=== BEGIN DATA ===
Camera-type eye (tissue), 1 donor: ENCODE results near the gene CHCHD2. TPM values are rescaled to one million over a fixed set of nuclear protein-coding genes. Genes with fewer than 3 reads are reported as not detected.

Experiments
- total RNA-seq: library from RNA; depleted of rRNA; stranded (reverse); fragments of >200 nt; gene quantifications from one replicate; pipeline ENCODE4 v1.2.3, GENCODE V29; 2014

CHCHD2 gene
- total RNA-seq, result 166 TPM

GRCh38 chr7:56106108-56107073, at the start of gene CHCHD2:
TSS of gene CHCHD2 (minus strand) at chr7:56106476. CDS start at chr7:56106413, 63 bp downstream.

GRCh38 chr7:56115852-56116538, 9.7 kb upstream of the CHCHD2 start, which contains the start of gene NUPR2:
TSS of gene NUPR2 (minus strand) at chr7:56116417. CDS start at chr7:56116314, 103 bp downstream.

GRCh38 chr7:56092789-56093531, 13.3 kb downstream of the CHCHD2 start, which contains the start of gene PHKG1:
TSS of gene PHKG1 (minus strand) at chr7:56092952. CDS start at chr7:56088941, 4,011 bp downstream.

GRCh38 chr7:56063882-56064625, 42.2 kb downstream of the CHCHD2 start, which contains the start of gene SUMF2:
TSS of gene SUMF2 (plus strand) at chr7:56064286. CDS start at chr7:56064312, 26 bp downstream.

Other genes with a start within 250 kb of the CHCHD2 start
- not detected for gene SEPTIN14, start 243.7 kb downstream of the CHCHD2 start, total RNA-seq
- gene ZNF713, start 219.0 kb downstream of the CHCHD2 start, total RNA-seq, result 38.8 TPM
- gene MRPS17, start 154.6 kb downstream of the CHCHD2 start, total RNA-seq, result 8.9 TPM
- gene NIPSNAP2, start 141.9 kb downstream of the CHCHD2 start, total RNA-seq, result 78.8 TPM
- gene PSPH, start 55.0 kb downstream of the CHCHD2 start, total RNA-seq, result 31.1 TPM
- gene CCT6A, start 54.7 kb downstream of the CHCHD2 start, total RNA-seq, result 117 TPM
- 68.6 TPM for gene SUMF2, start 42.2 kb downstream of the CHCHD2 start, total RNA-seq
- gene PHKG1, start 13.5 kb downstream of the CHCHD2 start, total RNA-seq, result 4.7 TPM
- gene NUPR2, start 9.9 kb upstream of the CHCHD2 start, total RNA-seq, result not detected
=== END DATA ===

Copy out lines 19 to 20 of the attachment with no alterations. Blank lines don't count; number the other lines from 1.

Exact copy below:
- gene PSPH, start 55.0 kb downstream of the CHCHD2 start, total RNA-seq, result 31.1 TPM
- gene CCT6A, start 54.7 kb downstream of the CHCHD2 start, total RNA-seq, result 117 TPM